Members of Italy’s Uiltrasporti trade union demonstrate for better working conditions at Amazon as part of a 24-hour strike March 22, which included 9,500 warehouse workers and 15,000 drivers. NICOLÒ CAMPO/LIGHTROCKET via GETTY IMAGES
The Italian strike, for example, was mainly motivated to “[improve] the general working conditions of the subcontractors,” according to an email statement from Leopoldo Tartaglia, a representative of CGIL’s international department. Most subcontractors in Italy have union representation as part of national collective-bargaining agreements, but Amazon can still exploit loopholes, and self-employed drivers enter contractual relationships directly with Amazon.
“Amazon has always refused to discuss with unions the conditions of the subcontractors,” Tartaglia wrote.
The strike’s demands included a reduction in drivers’ workloads and hours, bargaining over shifts and scheduling, and compliance with pandemic-related health and safety regulations. The unions say 75% of Amazon’s 40,000 delivery workers in Italy participated (Amazon claims that figure was only 10%).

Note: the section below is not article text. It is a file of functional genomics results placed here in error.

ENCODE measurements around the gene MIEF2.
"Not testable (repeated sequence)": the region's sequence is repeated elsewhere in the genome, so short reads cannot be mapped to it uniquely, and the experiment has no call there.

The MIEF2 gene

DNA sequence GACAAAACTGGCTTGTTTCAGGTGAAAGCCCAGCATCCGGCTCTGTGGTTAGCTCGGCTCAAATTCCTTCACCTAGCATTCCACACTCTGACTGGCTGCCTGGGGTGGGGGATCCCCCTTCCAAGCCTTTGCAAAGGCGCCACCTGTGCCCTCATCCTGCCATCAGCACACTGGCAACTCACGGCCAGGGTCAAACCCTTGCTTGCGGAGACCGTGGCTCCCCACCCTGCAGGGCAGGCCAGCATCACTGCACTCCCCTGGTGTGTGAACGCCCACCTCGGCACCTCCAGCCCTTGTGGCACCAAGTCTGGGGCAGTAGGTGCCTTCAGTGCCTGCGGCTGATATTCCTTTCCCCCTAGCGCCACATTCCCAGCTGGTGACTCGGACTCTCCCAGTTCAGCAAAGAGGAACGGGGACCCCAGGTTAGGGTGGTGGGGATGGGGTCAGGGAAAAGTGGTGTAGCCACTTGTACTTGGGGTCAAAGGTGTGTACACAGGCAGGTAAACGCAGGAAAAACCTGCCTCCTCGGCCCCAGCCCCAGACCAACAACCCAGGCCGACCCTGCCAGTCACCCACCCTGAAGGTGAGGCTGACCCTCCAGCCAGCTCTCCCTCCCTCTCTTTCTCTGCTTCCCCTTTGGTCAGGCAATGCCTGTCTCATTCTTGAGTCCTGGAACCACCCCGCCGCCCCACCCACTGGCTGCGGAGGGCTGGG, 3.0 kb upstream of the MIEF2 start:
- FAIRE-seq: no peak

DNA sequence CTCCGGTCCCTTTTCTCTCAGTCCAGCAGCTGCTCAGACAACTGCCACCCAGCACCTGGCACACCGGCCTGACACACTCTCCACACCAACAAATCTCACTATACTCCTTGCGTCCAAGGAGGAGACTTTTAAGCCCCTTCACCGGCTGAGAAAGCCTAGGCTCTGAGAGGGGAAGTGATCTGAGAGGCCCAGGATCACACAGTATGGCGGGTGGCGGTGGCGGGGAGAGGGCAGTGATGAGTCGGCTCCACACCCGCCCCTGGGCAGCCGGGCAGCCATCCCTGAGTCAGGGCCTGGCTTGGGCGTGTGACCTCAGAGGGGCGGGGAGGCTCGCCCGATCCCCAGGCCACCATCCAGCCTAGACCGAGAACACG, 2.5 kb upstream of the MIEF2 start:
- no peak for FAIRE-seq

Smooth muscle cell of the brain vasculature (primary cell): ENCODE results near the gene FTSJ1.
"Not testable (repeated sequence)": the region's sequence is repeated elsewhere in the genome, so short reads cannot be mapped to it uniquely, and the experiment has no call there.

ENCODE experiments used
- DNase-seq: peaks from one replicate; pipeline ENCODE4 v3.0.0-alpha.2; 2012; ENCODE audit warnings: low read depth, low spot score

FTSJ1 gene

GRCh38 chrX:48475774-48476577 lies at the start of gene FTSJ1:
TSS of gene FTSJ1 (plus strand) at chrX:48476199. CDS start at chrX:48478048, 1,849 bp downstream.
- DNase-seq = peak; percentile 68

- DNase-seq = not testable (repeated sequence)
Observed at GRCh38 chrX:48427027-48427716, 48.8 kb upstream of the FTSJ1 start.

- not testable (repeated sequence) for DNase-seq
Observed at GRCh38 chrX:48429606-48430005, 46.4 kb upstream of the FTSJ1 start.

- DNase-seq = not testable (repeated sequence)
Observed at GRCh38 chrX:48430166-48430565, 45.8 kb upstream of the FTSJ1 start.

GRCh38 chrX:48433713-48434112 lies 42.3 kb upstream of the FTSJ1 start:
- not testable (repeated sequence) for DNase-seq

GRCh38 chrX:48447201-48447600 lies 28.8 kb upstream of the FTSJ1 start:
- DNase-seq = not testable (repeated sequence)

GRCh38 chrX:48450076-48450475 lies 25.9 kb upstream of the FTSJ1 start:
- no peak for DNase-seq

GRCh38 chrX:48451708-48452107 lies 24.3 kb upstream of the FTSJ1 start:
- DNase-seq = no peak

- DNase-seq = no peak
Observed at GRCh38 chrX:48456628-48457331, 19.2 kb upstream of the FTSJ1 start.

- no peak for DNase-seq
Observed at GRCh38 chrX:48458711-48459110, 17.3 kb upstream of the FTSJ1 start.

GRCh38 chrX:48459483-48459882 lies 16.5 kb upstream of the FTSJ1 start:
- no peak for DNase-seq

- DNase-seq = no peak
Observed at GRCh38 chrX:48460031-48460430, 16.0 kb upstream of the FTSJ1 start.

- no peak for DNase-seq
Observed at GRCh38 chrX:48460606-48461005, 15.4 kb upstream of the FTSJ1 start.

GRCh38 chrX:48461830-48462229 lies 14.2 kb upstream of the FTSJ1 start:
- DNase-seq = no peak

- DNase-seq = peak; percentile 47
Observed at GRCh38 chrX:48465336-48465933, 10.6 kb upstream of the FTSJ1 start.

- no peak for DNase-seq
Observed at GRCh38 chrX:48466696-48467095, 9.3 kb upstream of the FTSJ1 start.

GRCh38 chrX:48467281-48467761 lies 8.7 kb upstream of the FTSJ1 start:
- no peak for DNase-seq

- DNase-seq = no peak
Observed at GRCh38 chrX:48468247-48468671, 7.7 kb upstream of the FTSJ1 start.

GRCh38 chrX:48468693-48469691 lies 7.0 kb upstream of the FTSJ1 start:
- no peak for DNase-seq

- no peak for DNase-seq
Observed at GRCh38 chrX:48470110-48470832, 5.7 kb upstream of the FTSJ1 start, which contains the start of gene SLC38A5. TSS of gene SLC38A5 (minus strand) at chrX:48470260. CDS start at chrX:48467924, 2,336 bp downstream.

The strike snarled Amazon’s logistics operations, delayed deliveries for days and prompted the head of Italy’s Ministry of Labor and Social Policies to compel the company and the trade unions to negotiate.
Like Hoffman from the UNI Global Union, Tartaglia views organizing in the United States as critical to worker power at Amazon internationally. “International solidarity is in our DNA,” he wrote of Italy’s trade federations.
International efforts against Amazon have been building for some time. The UNI Global Union helped mobilize thousands of Amazon workers in four European countries to strike on Black Friday 2018. Like the workers in Alabama, their rallying cry was, “We are not robots!”" Go to: https://inthesetimes.com/article/workers-world-unite-amazon-union-busting-organizing-labor-rights?link_id=2&can_id=023a832f64d749fa2a53c7060d0ca988&source=email-a-worldwide-workers-revolt-against-amazon-has-begun-robert-reich-on-the-gops-phony-anti-corporate-turn&email_referrer=email_1146422&email_subject=the-amazon-union-drive-in-bessemer-was-just-the-beginning-robert-reich-on-the-gops-phony-anti-corporate-turn for full article.